UNFPA, the United Nations sexual and reproductive health agency, and the global UNFPA-UNICEF Joint Programme on the Elimination of Female Genital Mutilation have launched a new youth-led initiative, the FGM HackLab, to speed up progress on ending female genital mutilation (FGM) in Africa.
The FGM HackLab initiative will contribute towards an Africa where every young woman and girl can exercise her right to bodily autonomy and to make her own decisions regarding her life and future. This initiative will provide a platform for young people to share innovative ideas and solutions to end FGM in communities across Africa.
While a decline in FGM has been observed in some countries across the region in the past ten years, the rate at which this is occurring is not fast enough. In 2012, the United Nations General Assembly adopted the first-ever resolution against FGM, calling for intensified global efforts to eliminate the practice. In 2015, FGM was included in the Sustainable Development Goals under Target 5.3, which calls for eliminating all harmful practices.
Our commitment to ending FGM in Africa and beyond would be incomplete and unsustainable without mobilising, preparing and working alongside the next generation
“COVID-19 showed us that the progress we have achieved in ending FGM in Africa is fragile,” said Dr. Bannet Ndyanabangi, Regional Director a.i. for UNFPA East and Southern Africa. “With just nine years left to eradicate gender-based violence including FGM by 2030, we need an innovative approach. The ICPD Programme of Action and the Sustainable Development Goals call for smart innovation and action from the youth, not only during this campaign but for each day of each year. This initiative will be beneficial in finding fresh solutions to the worrisome problem of FGM.”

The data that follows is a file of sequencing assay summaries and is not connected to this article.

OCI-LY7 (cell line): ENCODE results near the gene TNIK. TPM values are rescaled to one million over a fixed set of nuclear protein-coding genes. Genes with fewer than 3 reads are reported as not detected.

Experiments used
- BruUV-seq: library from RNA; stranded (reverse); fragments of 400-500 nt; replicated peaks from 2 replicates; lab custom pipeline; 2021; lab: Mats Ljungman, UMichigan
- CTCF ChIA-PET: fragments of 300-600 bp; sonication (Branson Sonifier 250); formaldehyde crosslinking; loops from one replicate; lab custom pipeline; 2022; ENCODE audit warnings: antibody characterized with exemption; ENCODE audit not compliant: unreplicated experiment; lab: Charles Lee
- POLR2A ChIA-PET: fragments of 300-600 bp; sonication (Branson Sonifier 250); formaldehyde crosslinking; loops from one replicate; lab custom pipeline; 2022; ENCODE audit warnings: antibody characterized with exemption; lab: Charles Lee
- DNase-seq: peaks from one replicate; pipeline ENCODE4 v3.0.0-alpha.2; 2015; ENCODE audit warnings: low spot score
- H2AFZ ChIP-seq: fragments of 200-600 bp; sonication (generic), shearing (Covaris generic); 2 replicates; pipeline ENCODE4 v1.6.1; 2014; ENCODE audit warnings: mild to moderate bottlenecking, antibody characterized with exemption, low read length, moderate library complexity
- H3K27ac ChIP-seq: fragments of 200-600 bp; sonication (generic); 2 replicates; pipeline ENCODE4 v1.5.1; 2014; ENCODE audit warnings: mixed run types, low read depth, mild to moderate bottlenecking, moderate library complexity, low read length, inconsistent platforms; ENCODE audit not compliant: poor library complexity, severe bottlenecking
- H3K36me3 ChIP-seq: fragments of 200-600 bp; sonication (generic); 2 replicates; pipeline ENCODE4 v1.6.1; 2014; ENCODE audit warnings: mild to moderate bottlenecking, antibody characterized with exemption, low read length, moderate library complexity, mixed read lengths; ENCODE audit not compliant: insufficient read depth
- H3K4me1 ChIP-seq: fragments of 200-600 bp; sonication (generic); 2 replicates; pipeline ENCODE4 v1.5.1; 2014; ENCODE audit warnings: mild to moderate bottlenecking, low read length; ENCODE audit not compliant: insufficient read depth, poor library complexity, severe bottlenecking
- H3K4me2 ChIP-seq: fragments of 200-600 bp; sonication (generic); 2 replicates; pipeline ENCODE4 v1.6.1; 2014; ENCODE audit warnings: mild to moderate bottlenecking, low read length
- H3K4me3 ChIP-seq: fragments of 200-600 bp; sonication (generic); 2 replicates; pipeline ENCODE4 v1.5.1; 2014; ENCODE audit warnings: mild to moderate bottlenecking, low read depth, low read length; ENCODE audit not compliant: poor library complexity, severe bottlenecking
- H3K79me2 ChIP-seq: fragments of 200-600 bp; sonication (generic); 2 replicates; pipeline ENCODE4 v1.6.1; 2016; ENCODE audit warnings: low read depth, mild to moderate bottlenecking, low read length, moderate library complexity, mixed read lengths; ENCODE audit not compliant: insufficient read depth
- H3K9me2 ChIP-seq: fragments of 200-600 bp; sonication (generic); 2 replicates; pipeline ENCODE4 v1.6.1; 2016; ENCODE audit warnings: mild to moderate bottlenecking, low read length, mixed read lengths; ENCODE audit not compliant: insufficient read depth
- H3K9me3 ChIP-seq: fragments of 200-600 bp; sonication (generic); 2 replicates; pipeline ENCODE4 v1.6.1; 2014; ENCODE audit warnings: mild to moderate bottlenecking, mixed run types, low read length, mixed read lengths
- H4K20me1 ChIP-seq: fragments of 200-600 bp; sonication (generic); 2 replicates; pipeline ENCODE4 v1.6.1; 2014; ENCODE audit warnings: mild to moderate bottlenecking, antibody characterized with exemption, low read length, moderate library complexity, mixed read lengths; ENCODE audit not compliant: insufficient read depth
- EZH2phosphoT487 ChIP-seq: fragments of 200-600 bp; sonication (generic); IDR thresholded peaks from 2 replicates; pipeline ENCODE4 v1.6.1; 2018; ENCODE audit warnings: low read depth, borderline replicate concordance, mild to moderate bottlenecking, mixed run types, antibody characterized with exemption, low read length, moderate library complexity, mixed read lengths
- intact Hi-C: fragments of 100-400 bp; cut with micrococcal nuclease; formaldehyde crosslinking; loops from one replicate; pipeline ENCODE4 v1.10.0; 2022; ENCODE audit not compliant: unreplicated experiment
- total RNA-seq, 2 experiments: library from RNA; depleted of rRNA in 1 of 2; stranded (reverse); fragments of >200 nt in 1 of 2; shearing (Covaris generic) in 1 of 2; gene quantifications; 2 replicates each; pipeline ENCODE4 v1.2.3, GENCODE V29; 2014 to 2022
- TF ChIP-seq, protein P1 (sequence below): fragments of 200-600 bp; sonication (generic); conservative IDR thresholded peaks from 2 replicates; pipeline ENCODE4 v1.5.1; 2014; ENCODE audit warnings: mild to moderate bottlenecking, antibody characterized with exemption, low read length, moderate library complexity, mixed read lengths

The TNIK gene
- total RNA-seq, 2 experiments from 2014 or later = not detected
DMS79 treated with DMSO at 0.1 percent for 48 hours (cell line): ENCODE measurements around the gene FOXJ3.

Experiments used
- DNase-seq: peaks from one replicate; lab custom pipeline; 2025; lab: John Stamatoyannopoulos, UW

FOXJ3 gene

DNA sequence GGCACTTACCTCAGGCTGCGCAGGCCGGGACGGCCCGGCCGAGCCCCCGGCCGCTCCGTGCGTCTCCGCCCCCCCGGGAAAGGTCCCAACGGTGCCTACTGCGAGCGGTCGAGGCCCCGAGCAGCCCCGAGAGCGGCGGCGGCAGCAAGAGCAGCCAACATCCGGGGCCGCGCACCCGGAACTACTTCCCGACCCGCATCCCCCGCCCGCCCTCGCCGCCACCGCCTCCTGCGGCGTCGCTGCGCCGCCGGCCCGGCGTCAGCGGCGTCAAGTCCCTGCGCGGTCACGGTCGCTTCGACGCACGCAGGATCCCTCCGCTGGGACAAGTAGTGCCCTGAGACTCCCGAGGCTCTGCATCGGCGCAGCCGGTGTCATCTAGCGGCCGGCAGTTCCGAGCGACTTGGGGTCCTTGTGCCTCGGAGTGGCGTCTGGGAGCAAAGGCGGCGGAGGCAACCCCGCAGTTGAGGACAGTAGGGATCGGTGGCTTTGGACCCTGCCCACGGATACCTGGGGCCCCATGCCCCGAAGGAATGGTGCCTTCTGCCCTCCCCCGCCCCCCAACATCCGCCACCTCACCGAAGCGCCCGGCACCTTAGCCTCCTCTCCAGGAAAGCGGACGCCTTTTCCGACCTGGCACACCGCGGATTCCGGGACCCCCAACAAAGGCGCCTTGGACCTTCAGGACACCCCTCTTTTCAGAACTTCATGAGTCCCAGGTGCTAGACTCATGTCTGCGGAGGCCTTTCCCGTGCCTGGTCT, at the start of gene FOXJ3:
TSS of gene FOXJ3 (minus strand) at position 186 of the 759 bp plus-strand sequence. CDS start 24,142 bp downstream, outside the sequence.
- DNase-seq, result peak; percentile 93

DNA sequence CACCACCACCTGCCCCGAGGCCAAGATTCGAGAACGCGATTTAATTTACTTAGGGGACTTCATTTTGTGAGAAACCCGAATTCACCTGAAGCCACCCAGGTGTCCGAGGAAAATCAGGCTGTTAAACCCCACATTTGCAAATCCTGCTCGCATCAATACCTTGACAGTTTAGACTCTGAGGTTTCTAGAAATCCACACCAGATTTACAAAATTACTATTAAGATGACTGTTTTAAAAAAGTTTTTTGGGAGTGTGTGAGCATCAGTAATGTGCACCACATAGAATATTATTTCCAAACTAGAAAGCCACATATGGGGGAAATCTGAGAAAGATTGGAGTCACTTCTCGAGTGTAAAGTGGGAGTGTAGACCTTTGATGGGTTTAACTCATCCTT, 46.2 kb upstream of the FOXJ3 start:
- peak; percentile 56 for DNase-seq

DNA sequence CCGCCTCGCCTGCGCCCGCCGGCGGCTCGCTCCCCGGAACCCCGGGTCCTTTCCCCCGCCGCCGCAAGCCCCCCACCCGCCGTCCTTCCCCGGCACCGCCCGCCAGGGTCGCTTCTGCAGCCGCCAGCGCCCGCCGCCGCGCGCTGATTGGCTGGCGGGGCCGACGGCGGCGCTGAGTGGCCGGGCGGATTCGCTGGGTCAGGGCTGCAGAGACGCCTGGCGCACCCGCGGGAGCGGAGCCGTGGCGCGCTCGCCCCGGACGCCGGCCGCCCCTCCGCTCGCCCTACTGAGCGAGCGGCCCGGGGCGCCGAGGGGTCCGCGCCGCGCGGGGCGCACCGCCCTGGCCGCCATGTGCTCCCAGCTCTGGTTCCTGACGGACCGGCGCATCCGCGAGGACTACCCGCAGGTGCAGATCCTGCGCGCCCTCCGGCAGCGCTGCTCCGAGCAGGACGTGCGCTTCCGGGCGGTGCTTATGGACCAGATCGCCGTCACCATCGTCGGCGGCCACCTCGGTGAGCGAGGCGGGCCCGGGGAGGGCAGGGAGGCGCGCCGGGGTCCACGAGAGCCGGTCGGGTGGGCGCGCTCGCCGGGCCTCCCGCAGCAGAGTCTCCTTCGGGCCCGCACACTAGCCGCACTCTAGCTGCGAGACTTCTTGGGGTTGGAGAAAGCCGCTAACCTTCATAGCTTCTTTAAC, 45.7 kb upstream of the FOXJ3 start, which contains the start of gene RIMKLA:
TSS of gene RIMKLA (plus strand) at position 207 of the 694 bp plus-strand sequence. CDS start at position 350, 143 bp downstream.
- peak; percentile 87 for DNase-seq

UNFPA and UNICEF are leading the fight to end FGM and other harmful practices with initiatives such as the FGM HackLab. The joint programme focuses on 17 countries where FGM is practised and supports regional and global initiatives.
“We recognize the untapped potential of young people and through this initiative, the Joint programme will channel their energy and creativity to develop innovative solutions to end FMG on the African continent,” said Mireille Tushiminina, coordinator of the UNFPA-UNICEF Joint Programme on the Elimination of Female Genital Mutilation. “We are in the Decade of Action, which calls on young women and men to play a critical role to exert agency and sustainable solutions to generate an unstoppable movement towards the elimination of FGM with bigger dreams – and more innovative approaches – to deliver on the promise of ending FGM by 2030.
“Our commitment to ending FGM in Africa and beyond would be incomplete and unsustainable without mobilising, preparing and working alongside the next generation for the tasks ahead,” she said.
This initiative is supported by the Spotlight Initiative Africa Programme to end violence against women and girls.